I’ve been down about it at times and spoke to my wife and she says, “You’ve had an amazing career, think of all the stuff you’ve done, why do you need to do it anymore.” But in my mind, I never fought for a world title. I had goals that I set for myself. In my mind I was good enough to achieve them. Look at some of the fighters I fought like Jack Catterall, who is one of the best in the world at light-welterweight and Sandor Martin, and in my opinion, he beat Teofimo Lopez and Lopez is the number one at 140lbs. I hardly trained for the Martin fight because I had a back injury going into it. Not to say it was an excuse but I still hung in there. Some of the lads I’ve fought have been world-level fighters and I felt like I wasn’t out of place.
I walked away with the European title, but I would have liked more and whether that was defending it a couple of more times because I felt I was robbed when I lost it anyway.
To have fought for a world title or fought in America on the world stage I felt like they were things that were within my grasp, and I didn’t quite achieve. My wife and family would say you’ve achieved a lot and shouldn’t have a regret, but I do because I feel like I could have done more. I think if I had a world title shot would I be happy? You probably can never be satisfied.
I’m realistic enough to understand it’s got to happen. There’s been times over the past few months I’ve almost wrote something on Facebook to say thanks for the support, I’m not going to fight again. I’ve almost written it out a couple times and then thought you never know.
Last year I gave myself an end of year deadline. If I didn’t get offered anything worthwhile, I was going to officially knock it on the head. I said that to my wife and parents and it came and went. And I said well you never know something might come up and it hasn’t. And I think to myself do I push it to the end of this year? I have actually done more training in the last month than I have in the last couple of years. I’m getting fitter, the weight’s coming down a little bit but not a lot. I’m still a super-middleweight but I’m a fit super-middleweight. But realistically I could see myself in the next six months… really, I should just say it now.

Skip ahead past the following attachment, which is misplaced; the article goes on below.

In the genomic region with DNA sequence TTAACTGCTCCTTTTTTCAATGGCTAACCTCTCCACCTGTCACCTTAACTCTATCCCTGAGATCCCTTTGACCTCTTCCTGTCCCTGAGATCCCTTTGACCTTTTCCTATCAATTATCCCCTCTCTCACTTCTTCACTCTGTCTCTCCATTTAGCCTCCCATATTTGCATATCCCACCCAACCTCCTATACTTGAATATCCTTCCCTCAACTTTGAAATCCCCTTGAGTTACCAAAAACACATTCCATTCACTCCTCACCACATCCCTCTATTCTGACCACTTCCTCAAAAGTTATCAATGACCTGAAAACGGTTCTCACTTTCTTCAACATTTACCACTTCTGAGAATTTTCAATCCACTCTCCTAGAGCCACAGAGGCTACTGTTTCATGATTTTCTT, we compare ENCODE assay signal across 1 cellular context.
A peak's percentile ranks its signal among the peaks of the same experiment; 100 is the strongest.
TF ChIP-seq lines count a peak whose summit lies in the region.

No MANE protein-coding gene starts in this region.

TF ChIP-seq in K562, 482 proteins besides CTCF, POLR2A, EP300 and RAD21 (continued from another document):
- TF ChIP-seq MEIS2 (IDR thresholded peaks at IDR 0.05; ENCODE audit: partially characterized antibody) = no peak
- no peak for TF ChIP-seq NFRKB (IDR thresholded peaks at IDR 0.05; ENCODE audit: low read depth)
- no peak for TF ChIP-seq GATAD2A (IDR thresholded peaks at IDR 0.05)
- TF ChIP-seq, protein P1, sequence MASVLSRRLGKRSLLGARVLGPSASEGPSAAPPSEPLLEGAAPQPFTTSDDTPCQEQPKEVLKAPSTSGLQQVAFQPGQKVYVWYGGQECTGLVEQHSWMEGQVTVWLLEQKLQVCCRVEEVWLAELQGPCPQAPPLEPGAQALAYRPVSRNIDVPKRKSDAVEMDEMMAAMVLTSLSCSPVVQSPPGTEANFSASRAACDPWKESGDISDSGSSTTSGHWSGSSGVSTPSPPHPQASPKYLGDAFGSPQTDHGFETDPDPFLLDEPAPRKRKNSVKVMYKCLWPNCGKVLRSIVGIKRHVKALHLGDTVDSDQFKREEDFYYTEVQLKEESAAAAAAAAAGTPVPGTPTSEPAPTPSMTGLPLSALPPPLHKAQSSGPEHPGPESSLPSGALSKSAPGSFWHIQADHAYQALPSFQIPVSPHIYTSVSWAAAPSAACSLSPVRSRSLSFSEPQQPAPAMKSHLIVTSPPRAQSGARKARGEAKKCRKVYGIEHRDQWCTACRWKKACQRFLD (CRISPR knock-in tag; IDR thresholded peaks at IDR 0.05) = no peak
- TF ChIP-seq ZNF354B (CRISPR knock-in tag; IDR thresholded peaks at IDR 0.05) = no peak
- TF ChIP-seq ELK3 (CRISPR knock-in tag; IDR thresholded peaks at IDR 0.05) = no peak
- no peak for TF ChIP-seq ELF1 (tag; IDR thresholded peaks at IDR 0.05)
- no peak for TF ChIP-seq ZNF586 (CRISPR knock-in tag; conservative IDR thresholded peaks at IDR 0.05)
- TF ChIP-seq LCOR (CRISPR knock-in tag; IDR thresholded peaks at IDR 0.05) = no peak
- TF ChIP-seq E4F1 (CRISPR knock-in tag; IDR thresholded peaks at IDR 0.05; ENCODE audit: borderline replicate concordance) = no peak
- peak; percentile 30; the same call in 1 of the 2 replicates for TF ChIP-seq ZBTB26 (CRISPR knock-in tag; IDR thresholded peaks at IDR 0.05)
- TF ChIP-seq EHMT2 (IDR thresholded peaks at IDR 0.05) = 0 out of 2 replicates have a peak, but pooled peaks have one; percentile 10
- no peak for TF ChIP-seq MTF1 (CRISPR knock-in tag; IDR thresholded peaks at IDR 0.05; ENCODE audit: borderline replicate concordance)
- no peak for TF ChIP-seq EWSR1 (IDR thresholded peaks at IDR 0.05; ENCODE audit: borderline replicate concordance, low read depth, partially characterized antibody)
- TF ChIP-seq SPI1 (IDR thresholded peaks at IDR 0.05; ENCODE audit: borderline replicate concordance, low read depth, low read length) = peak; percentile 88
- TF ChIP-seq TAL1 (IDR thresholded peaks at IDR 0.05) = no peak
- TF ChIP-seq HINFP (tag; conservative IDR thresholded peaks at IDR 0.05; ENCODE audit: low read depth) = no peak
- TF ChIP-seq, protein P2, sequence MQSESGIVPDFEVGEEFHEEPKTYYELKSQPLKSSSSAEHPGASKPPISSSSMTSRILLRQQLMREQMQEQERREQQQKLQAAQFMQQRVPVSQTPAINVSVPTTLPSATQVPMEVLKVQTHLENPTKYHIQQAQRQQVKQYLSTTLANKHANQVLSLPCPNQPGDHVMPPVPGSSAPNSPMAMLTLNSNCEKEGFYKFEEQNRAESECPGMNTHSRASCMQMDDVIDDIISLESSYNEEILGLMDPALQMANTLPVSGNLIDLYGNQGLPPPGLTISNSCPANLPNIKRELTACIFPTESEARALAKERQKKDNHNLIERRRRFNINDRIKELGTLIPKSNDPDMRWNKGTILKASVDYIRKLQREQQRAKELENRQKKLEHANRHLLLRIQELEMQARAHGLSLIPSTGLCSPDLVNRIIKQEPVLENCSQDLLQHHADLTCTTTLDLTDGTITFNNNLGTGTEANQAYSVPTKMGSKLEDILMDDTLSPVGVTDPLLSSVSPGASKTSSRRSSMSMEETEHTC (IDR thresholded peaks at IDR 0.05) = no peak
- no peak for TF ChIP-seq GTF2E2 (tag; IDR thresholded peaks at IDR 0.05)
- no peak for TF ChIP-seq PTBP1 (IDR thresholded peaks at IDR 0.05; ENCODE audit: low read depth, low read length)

But I’ve been through a lot of things in my life, things I’ve overcome with my disability and still been able to push through. I’ve been told I can’t do things my whole life by so-say experts, Doctors who are supposed to know it all and I blocked it out and mentally overcame it and believed in myself.
I’m so used to not giving up or giving in, just calling an end to something. Everything I’ve ever done I’ve pushed through and continued and persevered with it. To do the opposite, that’s the harder thing to do and you’d think that would be the stronger thing for me to do and just say no, not anymore. It’s almost against my DNA to call it a day and to give in, to give up. I know that isn’t what I’d be doing but I guess subconsciously that’s how I view it.